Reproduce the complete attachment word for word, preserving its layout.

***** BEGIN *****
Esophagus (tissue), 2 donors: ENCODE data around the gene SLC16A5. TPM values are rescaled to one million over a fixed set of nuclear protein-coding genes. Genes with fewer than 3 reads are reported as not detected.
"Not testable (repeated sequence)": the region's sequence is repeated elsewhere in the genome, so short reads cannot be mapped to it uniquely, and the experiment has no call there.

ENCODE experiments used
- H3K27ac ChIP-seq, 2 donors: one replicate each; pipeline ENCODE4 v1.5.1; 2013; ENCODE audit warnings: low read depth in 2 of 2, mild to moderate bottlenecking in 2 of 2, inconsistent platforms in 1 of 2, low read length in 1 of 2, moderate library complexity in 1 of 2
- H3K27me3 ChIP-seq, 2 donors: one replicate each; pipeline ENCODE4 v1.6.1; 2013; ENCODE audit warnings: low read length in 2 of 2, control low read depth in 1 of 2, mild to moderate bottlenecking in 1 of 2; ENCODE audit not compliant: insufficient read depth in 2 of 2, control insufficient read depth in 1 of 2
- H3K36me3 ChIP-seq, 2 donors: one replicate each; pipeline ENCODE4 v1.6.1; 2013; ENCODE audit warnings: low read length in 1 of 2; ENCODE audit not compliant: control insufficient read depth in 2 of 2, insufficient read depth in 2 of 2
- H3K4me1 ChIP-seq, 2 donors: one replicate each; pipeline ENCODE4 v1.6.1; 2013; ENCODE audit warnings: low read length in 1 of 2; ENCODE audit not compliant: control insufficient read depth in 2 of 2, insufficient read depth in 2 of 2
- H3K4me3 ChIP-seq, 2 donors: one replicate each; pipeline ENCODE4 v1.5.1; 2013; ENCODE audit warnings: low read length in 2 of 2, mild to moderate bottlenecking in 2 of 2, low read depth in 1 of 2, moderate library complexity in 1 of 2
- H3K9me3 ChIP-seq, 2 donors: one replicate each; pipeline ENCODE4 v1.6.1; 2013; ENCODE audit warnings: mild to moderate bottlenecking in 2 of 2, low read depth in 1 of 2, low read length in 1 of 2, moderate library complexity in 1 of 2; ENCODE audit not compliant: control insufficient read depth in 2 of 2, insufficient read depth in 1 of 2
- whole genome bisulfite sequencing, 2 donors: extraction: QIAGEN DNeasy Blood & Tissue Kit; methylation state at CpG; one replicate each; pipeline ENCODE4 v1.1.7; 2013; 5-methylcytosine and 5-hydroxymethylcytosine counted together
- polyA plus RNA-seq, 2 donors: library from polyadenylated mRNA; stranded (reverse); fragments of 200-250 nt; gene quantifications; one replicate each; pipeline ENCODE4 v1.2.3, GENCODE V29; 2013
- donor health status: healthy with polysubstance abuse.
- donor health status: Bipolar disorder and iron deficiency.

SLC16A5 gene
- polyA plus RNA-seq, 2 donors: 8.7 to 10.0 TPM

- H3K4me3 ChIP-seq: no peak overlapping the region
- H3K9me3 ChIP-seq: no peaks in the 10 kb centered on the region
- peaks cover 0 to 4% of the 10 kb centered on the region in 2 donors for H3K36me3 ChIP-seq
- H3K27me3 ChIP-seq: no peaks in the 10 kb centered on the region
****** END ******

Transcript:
Esophagus (tissue), 2 donors: ENCODE data around the gene SLC16A5. TPM values are rescaled to one million over a fixed set of nuclear protein-coding genes. Genes with fewer than 3 reads are reported as not detected.
"Not testable (repeated sequence)": the region's sequence is repeated elsewhere in the genome, so short reads cannot be mapped to it uniquely, and the experiment has no call there.

ENCODE experiments used
- H3K27ac ChIP-seq, 2 donors: one replicate each; pipeline ENCODE4 v1.5.1; 2013; ENCODE audit warnings: low read depth in 2 of 2, mild to moderate bottlenecking in 2 of 2, inconsistent platforms in 1 of 2, low read length in 1 of 2, moderate library complexity in 1 of 2
- H3K27me3 ChIP-seq, 2 donors: one replicate each; pipeline ENCODE4 v1.6.1; 2013; ENCODE audit warnings: low read length in 2 of 2, control low read depth in 1 of 2, mild to moderate bottlenecking in 1 of 2; ENCODE audit not compliant: insufficient read depth in 2 of 2, control insufficient read depth in 1 of 2
- H3K36me3 ChIP-seq, 2 donors: one replicate each; pipeline ENCODE4 v1.6.1; 2013; ENCODE audit warnings: low read length in 1 of 2; ENCODE audit not compliant: control insufficient read depth in 2 of 2, insufficient read depth in 2 of 2
- H3K4me1 ChIP-seq, 2 donors: one replicate each; pipeline ENCODE4 v1.6.1; 2013; ENCODE audit warnings: low read length in 1 of 2; ENCODE audit not compliant: control insufficient read depth in 2 of 2, insufficient read depth in 2 of 2
- H3K4me3 ChIP-seq, 2 donors: one replicate each; pipeline ENCODE4 v1.5.1; 2013; ENCODE audit warnings: low read length in 2 of 2, mild to moderate bottlenecking in 2 of 2, low read depth in 1 of 2, moderate library complexity in 1 of 2
- H3K9me3 ChIP-seq, 2 donors: one replicate each; pipeline ENCODE4 v1.6.1; 2013; ENCODE audit warnings: mild to moderate bottlenecking in 2 of 2, low read depth in 1 of 2, low read length in 1 of 2, moderate library complexity in 1 of 2; ENCODE audit not compliant: control insufficient read depth in 2 of 2, insufficient read depth in 1 of 2
- whole genome bisulfite sequencing, 2 donors: extraction: QIAGEN DNeasy Blood & Tissue Kit; methylation state at CpG; one replicate each; pipeline ENCODE4 v1.1.7; 2013; 5-methylcytosine and 5-hydroxymethylcytosine counted together
- polyA plus RNA-seq, 2 donors: library from polyadenylated mRNA; stranded (reverse); fragments of 200-250 nt; gene quantifications; one replicate each; pipeline ENCODE4 v1.2.3, GENCODE V29; 2013
- donor health status: healthy with polysubstance abuse.
- donor health status: Bipolar disorder and iron deficiency.

SLC16A5 gene
- polyA plus RNA-seq, 2 donors: 8.7 to 10.0 TPM

- H3K4me3 ChIP-seq: no peak overlapping the region
- H3K9me3 ChIP-seq: no peaks in the 10 kb centered on the region
- peaks cover 0 to 4% of the 10 kb centered on the region in 2 donors for H3K36me3 ChIP-seq
- H3K27me3 ChIP-seq: no peaks in the 10 kb centered on the region